Citizen Harry: What’s happening with the levy committee

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    By Harry Gatjens

    Lots of side discussions about the Citizens Levy Committee have been circulating lately, so what is going on with it?

    Mainly, the committee has been doing preliminary work to determine the real need for a levy. An extensive amount of time has  been spent auditing the City of Edmonds’ financial performance and looking for areas of waste. For the most part, little waste has been found so it appears there are few ways to reduce expenditures without impacting services.

    One of the members, Darroll Haug, has been devising a model so we can determine the impact of levies of various amounts on individual home owners. This will prove very valuable when we get down to the final nuts and bolts of dollars needed.

    We have spent time listening to other agencies that have had levies both pass and fail to determine why they got the results they did. This has been extremely helpful as there is an overriding theme: The message needs to be clear and compelling when asking citizens to tax themselves. There also needs to be a real consensus of the council and the mayor that the levy is needed, and they need to speak out about supporting it. This may be hard to accomplish in an election year, but failure to do so will certainly result in the levy failing.

    We still haven’t given up hope to avoid the need for a levy, but with the mayor’s latest budget and future projections, it is hard to imagine an alternative at this point.

    So, we have done much of the research and now is the time for real number-crunching, arguing over whether to include capital projects with operating needs in a single package or to split them out. Some have suggested a new form of government known as version 2.0. That will be the subject of more intense debate in the near future. The committee also intends to do some scientific polling of the citizenry to determine what priorities exist and what they are willing to pay for. That seemed to help other cities target their message as to how those priorities would be served.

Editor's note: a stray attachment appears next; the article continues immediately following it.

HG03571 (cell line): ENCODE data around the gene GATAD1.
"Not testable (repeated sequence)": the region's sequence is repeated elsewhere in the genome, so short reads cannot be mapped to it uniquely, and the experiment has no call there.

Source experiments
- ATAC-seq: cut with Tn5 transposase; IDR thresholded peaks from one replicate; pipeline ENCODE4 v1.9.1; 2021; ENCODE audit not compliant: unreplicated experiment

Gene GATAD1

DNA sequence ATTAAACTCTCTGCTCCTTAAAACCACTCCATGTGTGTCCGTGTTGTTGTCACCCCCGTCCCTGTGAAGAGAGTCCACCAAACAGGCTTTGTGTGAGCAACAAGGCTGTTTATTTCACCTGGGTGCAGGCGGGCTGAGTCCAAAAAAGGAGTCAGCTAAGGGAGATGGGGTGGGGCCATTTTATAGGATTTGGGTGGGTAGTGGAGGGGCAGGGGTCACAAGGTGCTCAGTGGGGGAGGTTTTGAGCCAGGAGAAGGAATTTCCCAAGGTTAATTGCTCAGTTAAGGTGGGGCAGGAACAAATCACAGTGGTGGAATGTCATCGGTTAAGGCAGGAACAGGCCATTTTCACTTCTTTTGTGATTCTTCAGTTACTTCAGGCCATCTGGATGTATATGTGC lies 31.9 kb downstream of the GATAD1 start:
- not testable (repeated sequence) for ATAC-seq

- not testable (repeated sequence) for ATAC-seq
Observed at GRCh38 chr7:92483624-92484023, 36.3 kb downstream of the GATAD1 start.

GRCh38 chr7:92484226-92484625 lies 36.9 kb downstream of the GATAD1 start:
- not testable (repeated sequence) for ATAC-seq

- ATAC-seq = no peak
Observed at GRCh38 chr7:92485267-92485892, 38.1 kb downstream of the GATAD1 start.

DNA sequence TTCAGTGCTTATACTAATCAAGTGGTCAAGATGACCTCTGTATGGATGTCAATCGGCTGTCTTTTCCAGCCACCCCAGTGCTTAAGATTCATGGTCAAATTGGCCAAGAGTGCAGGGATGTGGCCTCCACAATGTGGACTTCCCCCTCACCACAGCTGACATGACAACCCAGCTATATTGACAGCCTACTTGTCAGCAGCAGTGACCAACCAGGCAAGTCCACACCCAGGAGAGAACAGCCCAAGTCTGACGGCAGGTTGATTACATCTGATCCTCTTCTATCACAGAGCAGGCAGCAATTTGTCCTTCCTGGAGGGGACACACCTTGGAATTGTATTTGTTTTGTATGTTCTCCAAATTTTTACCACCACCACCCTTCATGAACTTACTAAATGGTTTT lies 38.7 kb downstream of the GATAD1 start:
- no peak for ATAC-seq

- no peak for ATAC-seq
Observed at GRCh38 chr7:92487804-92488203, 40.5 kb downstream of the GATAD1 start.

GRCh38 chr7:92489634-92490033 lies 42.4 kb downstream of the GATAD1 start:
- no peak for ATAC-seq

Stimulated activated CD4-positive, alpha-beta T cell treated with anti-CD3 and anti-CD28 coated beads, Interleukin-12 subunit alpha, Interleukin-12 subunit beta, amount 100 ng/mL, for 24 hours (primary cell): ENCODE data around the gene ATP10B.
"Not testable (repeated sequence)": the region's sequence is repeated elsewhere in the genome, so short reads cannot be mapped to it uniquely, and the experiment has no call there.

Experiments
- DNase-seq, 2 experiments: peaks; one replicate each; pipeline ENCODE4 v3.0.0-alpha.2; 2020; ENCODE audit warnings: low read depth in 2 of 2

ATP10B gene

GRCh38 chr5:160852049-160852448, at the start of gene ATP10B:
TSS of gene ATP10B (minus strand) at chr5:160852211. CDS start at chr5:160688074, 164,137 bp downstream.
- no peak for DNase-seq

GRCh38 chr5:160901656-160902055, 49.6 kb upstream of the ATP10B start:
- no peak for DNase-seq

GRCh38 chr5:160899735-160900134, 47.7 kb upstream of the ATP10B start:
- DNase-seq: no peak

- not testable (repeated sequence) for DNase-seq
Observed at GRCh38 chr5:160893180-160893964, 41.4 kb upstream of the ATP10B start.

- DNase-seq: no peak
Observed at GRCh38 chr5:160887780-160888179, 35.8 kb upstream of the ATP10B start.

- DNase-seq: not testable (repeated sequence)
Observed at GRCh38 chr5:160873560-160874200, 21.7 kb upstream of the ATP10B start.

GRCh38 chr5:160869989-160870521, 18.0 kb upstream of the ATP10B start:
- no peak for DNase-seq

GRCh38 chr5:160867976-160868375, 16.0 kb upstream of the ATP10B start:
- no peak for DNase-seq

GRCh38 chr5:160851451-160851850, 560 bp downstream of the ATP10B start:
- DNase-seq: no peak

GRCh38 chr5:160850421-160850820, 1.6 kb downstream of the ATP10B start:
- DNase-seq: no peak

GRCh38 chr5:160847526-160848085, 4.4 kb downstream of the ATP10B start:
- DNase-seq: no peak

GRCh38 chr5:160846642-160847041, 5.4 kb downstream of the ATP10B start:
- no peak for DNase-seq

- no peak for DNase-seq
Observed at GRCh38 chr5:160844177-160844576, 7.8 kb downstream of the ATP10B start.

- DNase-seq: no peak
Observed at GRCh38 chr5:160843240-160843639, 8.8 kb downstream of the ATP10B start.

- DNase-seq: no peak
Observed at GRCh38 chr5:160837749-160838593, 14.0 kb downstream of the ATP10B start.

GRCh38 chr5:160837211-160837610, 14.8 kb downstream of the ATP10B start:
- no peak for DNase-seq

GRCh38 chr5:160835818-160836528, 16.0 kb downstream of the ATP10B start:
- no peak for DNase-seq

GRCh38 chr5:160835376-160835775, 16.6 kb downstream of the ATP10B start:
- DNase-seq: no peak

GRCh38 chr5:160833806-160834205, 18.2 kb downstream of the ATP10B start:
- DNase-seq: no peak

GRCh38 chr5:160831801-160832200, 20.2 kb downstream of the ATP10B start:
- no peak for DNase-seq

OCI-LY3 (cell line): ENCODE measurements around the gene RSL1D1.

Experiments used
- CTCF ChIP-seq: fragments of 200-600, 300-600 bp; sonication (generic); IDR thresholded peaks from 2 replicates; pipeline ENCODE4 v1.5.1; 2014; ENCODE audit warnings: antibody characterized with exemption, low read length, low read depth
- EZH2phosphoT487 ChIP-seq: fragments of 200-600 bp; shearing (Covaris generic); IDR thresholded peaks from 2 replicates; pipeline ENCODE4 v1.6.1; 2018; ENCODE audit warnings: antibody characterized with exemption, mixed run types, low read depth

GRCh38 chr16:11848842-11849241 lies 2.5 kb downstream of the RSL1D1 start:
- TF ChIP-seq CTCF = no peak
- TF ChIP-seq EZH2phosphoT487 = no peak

I think the citizens of Edmonds understand that it costs money to run a city. If you show that you are being good stewards of their money and are open and clear about the needs and what you will do with new money, they will support a levy. Try to confuse them or make any misstatements about a proposal, and you will not only get soundly defeated, but you will deserve it.

    Being open and honest are the ingredients to getting a levy to pass. Whether or not our council and mayor can come to a consensus about the issue is a question that time will answer.

    The next levy committee meeting is scheduled for Jan. 12 at 5:30 p.m. in the Brackett meeting room on the third floor of City Hall. It has been suggested that ideas coming from the committee are just those of the seven people on the committee without the input of others. All meetings are open to the public and public comment time is made available at the end of each meeting.

    Edmonds resident “Citizen Harry” Gatjens provides regular reports to My Edmonds News on the workings of the Edmonds city government, including the 2010 Citizens Levy Committee and the Citizens Technology Advisory Committee. Gatjens, an accountant, also offers insight into the workings of the city budget.

    5 COMMENTS

    1. Harry, I’m surprised by several things noted. First, that an ‘audit’ was conducted to look for waste in the City’s financial performance. I believe the State Auditor is responsible for this task, and I know a group of citizens conducted a similar drill just 2 years ago. They all found nothing @ fault, just not enough revenue. Anyway, so why the audit, who in the group has the professional credentials/experience to do such work? I know these facts won’t satisfy some Councilmembers, but this City has be audited repeatedly of late, and the outcome is the same.

      I hope your group does not make the same mistake made by the Transportation Board, that it’s ‘only the cost of a cup of coffee.’ Our homes are already taxed by many government entities to draw funds for their purposes. What you are considering is another ‘tax’ on top of all the others. The question is not whether we would ‘tax ourselves’ but whether we would add additional taxation upon our homes and lives.